There are many misconceptions about pain. Here we tries to dispel some common myths.
Doctors differ in how they deal with pain. Older ones – of the family doctor variety who have a lot of experience in treating a variety of non-life-threatening injuries and illnesses – often dismiss pain with a hearty,Guest Posting “You’ll feel better soon.” Younger specialists, who have to fight much harder to earn their livelihoods and are also more materialistic, are much more solicitous of their patients’ comfort and prescribe painkillers as easily as they would offer a child sweets.
But on the whole doctors tend to undertreat pain. There is a feeling that pain is just a fact of life. It accompanies all illnesses and it has to be borne. There is also the fear – both among doctors and among patients – that if painkillers are taken too often, they could become a habit.
But, as doctors are realising, pain can take a heavy toll on a patient’s health and spirits. Compared to this, the risk of becoming addicted to painkillers is small. OTC (or over the counters) drugs are medicines that can be bought without a prescription and can relieve pain quite miraculously if they are used before the pain becomes really bad. And if one medicine does not work, a stronger one can be tried.
But does this mean that OTC medicines can be popped as nonchalantly as we pop chocolates into our mouths? Many people think that they can, but they are wrong. In fact, there are many misconceptions about pain. Here are the myths and the true facts about them.
Misconception 1. If pain goes away with OTC medication, it cannot be anything serious.
This is not true. Your response to OTC medicines has nothing to do with the seriousness of your medical problem. A sprained ankle is definitely not life-threatening, but the pain can be excruciating and may not respond to OTC medicine at all. On the other hand, serious illnesses like cancer or strokes may cause so little pain (at times) that OTC medicines work fine for patients.
So when do you take pain seriously? A rule of thumb is that minor ailments, even if the pain is agonising at first, normally heal or get much better in a week. They also don’t come on very suddenly. You should see a doctor if the condition does not improve, if the attacks of pain are sudden and strong and if OTC medicines do not work at all.
Misconception 2. Women deal with pain better than men do.
Actually, research has proved that neither sex is better in dealing with pain per se. There are different kinds of pain and men and women deal with them differently. Women are able to deal better with chronic pain than men are, but men can deal better with sudden, acute pain – like when you hit your thumb with a hammer or touch something very hot.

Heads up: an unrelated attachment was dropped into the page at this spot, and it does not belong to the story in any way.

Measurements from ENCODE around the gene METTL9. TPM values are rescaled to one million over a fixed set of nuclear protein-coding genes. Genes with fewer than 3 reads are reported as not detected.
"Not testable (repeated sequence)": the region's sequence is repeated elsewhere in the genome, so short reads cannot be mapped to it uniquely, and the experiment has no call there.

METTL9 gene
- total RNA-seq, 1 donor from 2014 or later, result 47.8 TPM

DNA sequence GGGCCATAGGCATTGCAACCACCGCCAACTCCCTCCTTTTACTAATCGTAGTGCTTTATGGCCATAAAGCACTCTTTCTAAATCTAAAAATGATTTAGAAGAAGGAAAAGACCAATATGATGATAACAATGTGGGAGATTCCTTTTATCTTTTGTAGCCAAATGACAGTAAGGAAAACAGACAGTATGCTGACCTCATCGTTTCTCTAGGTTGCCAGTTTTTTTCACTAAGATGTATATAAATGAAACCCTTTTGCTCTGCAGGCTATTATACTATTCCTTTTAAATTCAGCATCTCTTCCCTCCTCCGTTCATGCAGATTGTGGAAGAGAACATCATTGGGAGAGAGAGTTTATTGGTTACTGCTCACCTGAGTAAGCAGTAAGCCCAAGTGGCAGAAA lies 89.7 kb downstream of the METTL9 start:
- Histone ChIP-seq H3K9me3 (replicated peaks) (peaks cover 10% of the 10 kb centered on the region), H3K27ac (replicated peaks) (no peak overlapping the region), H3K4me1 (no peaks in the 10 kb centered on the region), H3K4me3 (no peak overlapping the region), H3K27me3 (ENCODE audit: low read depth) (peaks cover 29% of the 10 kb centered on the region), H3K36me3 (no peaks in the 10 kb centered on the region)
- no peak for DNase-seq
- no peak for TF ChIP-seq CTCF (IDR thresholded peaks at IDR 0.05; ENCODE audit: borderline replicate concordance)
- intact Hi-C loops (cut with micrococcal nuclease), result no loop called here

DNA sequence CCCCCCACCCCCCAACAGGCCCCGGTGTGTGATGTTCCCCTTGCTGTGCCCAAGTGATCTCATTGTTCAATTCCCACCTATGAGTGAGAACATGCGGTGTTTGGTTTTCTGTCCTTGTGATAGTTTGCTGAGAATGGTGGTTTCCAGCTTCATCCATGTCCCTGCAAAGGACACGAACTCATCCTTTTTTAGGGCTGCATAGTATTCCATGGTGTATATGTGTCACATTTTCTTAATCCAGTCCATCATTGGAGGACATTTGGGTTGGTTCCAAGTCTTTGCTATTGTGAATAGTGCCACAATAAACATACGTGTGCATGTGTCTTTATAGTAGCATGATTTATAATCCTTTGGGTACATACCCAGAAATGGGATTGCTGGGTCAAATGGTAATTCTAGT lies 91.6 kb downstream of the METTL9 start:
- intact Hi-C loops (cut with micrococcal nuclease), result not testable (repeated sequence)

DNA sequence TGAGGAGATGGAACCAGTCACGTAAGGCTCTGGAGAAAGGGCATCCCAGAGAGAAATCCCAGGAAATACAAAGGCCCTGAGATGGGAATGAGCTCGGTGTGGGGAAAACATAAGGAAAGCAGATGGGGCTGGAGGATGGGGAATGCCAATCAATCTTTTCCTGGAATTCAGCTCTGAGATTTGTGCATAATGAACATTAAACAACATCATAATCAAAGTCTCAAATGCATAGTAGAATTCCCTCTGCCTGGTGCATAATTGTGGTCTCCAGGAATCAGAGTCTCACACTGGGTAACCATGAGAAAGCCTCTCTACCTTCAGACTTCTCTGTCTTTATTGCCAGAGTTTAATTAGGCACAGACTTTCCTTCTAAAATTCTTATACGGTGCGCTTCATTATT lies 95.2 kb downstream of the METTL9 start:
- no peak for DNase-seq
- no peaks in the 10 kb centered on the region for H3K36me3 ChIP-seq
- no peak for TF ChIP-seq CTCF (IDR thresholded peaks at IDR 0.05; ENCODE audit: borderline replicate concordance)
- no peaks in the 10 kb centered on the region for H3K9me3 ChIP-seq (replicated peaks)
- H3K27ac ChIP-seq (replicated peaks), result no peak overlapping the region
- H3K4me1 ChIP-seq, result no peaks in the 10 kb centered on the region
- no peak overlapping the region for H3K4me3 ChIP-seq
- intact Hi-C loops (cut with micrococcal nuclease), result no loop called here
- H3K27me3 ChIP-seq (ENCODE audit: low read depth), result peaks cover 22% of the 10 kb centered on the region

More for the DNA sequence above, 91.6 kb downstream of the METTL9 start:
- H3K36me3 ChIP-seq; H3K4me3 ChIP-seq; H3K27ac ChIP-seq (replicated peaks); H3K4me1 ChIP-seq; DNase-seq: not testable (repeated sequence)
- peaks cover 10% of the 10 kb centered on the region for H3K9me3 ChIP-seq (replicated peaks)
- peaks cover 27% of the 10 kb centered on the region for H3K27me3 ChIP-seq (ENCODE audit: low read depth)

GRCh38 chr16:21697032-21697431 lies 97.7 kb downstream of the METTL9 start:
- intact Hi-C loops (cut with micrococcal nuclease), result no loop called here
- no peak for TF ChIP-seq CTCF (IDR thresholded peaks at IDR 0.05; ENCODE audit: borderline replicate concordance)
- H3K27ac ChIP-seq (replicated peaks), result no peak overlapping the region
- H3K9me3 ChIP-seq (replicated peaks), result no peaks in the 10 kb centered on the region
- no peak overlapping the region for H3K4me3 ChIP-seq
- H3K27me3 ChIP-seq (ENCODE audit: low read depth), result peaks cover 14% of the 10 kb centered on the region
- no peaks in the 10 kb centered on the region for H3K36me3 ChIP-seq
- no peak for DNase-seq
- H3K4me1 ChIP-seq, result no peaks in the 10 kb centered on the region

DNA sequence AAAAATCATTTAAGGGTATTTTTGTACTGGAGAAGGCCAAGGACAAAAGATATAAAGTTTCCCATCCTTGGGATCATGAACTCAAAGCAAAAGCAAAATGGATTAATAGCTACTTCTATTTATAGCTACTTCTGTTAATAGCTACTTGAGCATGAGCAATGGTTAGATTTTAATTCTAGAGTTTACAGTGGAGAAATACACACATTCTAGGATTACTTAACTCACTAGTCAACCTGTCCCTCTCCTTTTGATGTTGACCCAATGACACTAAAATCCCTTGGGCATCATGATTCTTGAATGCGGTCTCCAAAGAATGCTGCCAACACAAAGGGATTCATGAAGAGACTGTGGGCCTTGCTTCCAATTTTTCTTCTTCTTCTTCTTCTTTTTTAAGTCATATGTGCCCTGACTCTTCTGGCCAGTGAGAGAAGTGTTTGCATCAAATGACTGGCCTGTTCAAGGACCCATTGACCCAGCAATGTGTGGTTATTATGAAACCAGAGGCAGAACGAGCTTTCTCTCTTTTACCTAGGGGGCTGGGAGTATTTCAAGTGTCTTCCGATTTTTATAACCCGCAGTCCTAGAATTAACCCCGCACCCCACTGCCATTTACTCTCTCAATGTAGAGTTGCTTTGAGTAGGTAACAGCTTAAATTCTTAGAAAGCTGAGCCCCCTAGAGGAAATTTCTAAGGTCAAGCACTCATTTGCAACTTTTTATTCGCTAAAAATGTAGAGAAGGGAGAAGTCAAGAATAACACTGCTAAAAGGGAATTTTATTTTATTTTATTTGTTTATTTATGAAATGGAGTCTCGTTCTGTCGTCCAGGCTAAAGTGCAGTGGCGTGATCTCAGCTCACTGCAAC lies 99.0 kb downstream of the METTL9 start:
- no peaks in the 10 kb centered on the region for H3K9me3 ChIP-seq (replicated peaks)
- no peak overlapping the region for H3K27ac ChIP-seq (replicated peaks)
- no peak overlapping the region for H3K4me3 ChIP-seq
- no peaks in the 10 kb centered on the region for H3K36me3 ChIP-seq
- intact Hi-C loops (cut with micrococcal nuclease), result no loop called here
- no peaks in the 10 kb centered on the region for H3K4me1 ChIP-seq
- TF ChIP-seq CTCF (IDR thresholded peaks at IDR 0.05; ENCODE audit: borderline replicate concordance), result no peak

Women, however, recover from pain quicker than men do. So in the case of, say a tooth extraction, women suffer more initially, but are less bothered by the lingering discomfort over the next few days.
Research on people suffering from osteoarthritis has given a reason for this ability of women to deal with chronic pain. They cope because they complain to friends, seek support, pray and ask their doctors for help. So they get emotional support and this helps them. Men, on the other hand, try to grin and bear it, to keep up their macho image and, as a result, they do not cope as well.
Misconception 3. Breast cancer does not cause pain.
It is true that breast cancer doesn’t cause pain in the initial stages, but this does not mean that if something is causing you pain in your breast, it cannot be breast cancer. Certain uncommon types of breast cancer can cause pain – for example, cancer that affects the skin and lymph glands in the breast.
But generally, tenderness in the breast is nothing to worry about. This can be caused by the peaking of the hormone progesterone just before one’s periods and also by hormones that older women take after menopause.
Harmless cysts, too heavy a workout and even a bra that doesn’t fit properly can cause pain in the breasts and this is nothing to worry about. But one should visit the doctor if one notices a lump in the breast, if there is a change in the appearance of a breast or nipple, if there is a swelling, redness, a persistent nagging pain in either breast or if one experiences unusual sensations in a breast, whether painful or not.
Misconception 4. Everyone responds to pain in the same way.
Not only do men and women respond to pain in different ways, but different individuals have different thresholds of pain. Some bear the pain of a broken arm without a murmur while others weep and moan over a small bruise. Again the same individual may react differently to pain when she is upset, is under stress, is with a friend, is calm and when she knows that she has to cope by herself. Hormone levels can affect response to pain too. Women are generally more sensitive to pain just before their periods.